However, given the health benefits conferred by CPAP therapy in nonpregnant samples, it is the hope that CPAP therapy will similarly reduce the negative health consequences of sleep apnea in pregnancy.
Research on associations between insomnia diagnosis during pregnancy and adverse infant outcomes is sparse, with the exception of a meta-analysis documenting associations between insomnia diagnosis during pregnancy and risk for infant that is large for gestational age.
A population-based study found that individuals treated with Zolpidem, a hypnotic medication commonly prescribed to treat insomnia, were more likely to have children born preterm, with low birth weight, and with congenital abnormalities than individuals who were not prescribed Zolpidem.
Thus, our finding that infants born to mothers with an insomnia diagnosis were at increased risk of only emergency room visit but no other analyzed infant outcomes, is important and novel. At the same time, insomnia during pregnancy is associated with other adverse birth and maternal outcomes, such as preterm birth and depression,
and thus important to assess and intervene upon. Several randomized clinical trials support the positive benefits of cognitive behavioral therapy for insomnia (CBTI), which is recommended as first line treatment for insomnia in nonpregnant samples,
It is currently unknown whether CBTI is associated with improved birth outcomes.
In our initial crude analyses, both sleep apnea and insomnia were associated with most of the analyzed infant outcomes. The majority of these associations were attenuated after matching on maternal characteristics, obstetric factors, gestational age, and birthweight. This suggests that these associations may be due to other characteristics and comorbidities, though we are not able to identify statistically which characteristics drove the initial higher rates of adverse infant outcomes.
The mechanisms underlying the associations between sleep apnea and insomnia and adverse infant outcomes have yet to be fully elucidated. Sleep apnea, which is marked by recurrent total or partial collapse of the upper airway and results in frequent nocturnal arousals and hypoxemia, is also associated with elevated inflammation, oxidative stress, and endothelial dysfunction.
Research prospectively monitoring biological processes implicated in adverse birth outcomes among individuals with and without sleep disorders is warranted.
There are several strengths of this study that extend the current literature. The use of a large population-based sample provided a sufficient number of cases to test our study hypotheses, which is often challenging in smaller studies. Further, the use of ICD-9 and 10 codes highlights the questions that can be tackled using available medical record data. That said, there are several inherent limitations to using medical record data that should be noted. For example, because this study relied solely on medical records, it remains unclear how routinely sleep disorders were queried by providers. In our sample <0.1% of individuals had an ICD-9 or ICD-10 code of either sleep apnea or insomnia, which is significantly lower than would be expected based on self-report prevalence data. For example, the rates of objectively-defined sleep disordered breathing are approximately 4% in early pregnancy and 8% in mid pregnancy,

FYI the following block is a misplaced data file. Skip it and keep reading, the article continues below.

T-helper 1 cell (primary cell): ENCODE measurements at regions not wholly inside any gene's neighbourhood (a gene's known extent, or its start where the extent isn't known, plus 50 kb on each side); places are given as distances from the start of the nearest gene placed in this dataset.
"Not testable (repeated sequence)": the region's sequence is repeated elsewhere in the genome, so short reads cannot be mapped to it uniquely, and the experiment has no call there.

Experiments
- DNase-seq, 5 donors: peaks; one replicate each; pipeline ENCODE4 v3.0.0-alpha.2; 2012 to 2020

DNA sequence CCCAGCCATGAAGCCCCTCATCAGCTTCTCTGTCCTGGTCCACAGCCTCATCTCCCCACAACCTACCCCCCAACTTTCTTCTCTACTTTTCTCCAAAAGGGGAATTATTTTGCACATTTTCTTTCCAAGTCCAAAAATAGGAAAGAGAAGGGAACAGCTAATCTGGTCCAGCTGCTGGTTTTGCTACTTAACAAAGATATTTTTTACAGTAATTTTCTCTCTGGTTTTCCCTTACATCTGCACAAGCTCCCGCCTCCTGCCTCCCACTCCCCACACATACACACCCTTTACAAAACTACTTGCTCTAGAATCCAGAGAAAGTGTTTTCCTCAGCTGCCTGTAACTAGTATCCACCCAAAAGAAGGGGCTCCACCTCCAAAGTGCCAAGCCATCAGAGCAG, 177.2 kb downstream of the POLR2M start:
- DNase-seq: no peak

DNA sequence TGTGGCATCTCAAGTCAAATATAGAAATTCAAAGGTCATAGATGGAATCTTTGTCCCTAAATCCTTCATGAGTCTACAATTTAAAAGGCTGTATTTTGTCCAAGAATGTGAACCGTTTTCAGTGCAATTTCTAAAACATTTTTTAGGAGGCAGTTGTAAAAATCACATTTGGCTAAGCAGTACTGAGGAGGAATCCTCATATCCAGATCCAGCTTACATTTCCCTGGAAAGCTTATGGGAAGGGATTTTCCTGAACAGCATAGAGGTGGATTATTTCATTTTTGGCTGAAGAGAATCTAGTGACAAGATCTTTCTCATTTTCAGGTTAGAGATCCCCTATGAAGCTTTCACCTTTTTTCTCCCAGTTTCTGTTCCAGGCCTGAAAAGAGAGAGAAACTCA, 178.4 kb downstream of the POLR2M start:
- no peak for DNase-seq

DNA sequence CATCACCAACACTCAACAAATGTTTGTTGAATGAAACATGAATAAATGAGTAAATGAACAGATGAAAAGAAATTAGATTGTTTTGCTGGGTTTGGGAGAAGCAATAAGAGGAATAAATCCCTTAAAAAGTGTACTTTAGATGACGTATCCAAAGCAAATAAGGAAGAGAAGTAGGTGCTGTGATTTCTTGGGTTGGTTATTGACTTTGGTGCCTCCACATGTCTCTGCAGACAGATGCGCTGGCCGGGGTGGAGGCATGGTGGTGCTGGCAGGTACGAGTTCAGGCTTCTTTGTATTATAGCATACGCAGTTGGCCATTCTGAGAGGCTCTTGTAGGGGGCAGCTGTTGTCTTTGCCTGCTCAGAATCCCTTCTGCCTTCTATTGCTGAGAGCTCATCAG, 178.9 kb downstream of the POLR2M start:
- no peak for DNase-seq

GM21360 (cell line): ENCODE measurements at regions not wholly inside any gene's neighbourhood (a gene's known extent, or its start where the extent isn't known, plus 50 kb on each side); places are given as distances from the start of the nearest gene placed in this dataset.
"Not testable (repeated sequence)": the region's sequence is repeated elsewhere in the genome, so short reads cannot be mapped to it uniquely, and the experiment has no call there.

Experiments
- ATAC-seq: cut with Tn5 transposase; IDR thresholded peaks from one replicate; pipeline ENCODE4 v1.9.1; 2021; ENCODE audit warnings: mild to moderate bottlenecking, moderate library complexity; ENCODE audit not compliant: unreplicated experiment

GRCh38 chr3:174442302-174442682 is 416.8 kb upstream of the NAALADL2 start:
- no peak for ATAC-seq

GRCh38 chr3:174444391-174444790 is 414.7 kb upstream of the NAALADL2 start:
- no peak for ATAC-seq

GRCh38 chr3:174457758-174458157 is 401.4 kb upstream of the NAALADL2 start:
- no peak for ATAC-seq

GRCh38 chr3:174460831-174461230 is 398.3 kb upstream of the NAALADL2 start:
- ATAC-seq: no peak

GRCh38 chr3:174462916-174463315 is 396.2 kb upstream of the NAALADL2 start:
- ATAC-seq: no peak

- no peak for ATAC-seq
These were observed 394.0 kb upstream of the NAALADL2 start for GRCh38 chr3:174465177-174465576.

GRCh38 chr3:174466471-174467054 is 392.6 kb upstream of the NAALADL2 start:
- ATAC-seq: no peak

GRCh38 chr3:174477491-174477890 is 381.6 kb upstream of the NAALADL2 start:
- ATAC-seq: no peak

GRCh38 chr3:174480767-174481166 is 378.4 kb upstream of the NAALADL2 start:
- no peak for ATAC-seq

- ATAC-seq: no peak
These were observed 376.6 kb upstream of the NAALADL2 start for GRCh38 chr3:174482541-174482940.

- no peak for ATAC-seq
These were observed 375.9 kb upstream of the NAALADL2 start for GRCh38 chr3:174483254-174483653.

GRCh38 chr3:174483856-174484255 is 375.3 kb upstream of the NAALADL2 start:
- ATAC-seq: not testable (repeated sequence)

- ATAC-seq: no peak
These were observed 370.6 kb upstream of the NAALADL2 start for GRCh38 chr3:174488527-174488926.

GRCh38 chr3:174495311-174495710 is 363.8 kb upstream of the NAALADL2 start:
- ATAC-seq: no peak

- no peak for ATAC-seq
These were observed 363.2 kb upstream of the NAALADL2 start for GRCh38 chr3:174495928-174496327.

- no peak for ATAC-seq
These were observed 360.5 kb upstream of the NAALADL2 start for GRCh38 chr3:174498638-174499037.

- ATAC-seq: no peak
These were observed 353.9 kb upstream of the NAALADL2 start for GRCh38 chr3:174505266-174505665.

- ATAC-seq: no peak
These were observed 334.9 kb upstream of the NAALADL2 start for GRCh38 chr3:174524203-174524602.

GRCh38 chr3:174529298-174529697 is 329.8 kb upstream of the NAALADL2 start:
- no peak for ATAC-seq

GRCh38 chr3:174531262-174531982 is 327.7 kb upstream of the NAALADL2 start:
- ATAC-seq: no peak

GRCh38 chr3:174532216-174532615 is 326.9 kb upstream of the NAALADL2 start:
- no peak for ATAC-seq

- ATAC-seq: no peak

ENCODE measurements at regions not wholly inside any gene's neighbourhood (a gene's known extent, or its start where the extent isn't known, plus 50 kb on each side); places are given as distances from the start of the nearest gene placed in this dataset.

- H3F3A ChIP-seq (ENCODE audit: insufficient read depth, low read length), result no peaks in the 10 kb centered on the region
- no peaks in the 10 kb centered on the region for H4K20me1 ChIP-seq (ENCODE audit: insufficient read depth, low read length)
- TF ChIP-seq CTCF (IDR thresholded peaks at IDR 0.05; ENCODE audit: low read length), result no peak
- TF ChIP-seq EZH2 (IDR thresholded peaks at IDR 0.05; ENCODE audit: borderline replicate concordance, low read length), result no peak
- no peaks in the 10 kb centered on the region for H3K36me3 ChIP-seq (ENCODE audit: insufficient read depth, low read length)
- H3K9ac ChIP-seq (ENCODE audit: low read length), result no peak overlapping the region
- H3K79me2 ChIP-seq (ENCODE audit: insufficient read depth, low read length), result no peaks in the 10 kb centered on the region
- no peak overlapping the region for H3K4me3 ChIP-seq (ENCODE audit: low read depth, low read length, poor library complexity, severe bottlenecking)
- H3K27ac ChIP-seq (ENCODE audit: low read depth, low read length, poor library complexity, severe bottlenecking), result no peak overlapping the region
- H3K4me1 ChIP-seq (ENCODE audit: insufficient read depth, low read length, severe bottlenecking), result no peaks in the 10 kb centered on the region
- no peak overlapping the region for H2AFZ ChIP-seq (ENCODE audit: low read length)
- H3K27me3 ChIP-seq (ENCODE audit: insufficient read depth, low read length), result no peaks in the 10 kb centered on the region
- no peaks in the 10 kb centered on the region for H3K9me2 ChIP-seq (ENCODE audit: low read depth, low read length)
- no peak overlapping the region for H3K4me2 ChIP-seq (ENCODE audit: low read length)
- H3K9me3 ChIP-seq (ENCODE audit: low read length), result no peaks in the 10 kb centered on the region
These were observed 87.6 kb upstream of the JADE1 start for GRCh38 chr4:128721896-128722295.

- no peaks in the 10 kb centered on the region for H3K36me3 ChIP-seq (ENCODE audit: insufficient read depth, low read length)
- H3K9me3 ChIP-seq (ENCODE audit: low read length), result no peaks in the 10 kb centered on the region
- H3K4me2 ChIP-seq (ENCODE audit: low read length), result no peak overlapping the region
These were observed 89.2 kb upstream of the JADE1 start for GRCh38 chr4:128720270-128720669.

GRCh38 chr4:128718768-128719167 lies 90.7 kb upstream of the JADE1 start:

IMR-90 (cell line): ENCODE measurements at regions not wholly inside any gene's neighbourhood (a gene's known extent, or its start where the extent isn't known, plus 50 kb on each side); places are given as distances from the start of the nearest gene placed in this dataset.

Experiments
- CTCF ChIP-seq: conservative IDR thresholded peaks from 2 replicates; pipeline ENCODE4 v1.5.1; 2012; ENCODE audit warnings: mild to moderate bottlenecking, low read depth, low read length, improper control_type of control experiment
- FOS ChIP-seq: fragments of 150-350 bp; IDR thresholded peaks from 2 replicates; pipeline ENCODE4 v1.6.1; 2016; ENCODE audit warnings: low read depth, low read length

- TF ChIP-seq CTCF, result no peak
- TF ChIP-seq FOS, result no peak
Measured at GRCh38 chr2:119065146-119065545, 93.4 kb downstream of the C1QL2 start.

Reasons for these low numbers may include providers tending not to assess sleep concerns during prenatal care and patients omitting sleep complaints. Indeed, survey data indicate that only about one-third of pregnant individuals discuss sleep with their health care providers.
Consequently, the findings presented here may reflect more severe cases of insomnia and sleep apnea, and may not represent the population of individuals with diagnosed sleep apnea or insomnia during pregnancy generally. Future research is needed to determine whether severity of insomnia and sleep apnea is associated with infant outcomes. Previous survey data suggest that prenatal insomnia is likely undertreated,
and treatment rates for prenatal sleep apnea are unknown. A second limitation is that treatment for sleep disorders is not available in this dataset. Thus, it is possible that a portion of individuals with a sleep apnea diagnosis received treatment, which may attenuate associations with adverse infant outcomes. Another limitation is that because we relied on hospital discharge records, we cannot know for certain whether the sleep disorders were diagnosed for the first time during pregnancy or whether the diagnosis preceded pregnancy. This information will be important for clarifying the impact of timing and chronicity of sleep disorders on infant outcomes and identifying key opportunities for intervention.
Sleep apnea and insomnia may be windows into the overall health of pregnant individuals and offer low-stigma targets for assessment of risk of adverse infant outcomes. Given the growing evidence of the health consequences of sleep apnea and insomnia, there is an increasing need for clinicians to assess and address sleep disorders in pregnancy and for researchers to test whether targeting sleep apnea and insomnia reduces these adverse infant outcomes.
Declaration of conflict of interest
The authors report no conflicts of interest.
This work was supported by the UCSF California Preterm Birth Initiative. Dr. Prather's contribution was supported by a grant from NHLBI ( R01HL142051 ). Dr. Felder's contribution was supported by a grant from NCCIH ( K23AT009896 ). The funders had no role in the study design; the collection, analysis and interpretation of data; the writing of the report; the decision to submit the article for publication.
JF, AP, RB, LR, KR, and LJP conceived of the study. RB carried out the analyses. JF wrote the initial draft of the manuscript and all authors contributed to editorial changes and approved the final manuscript.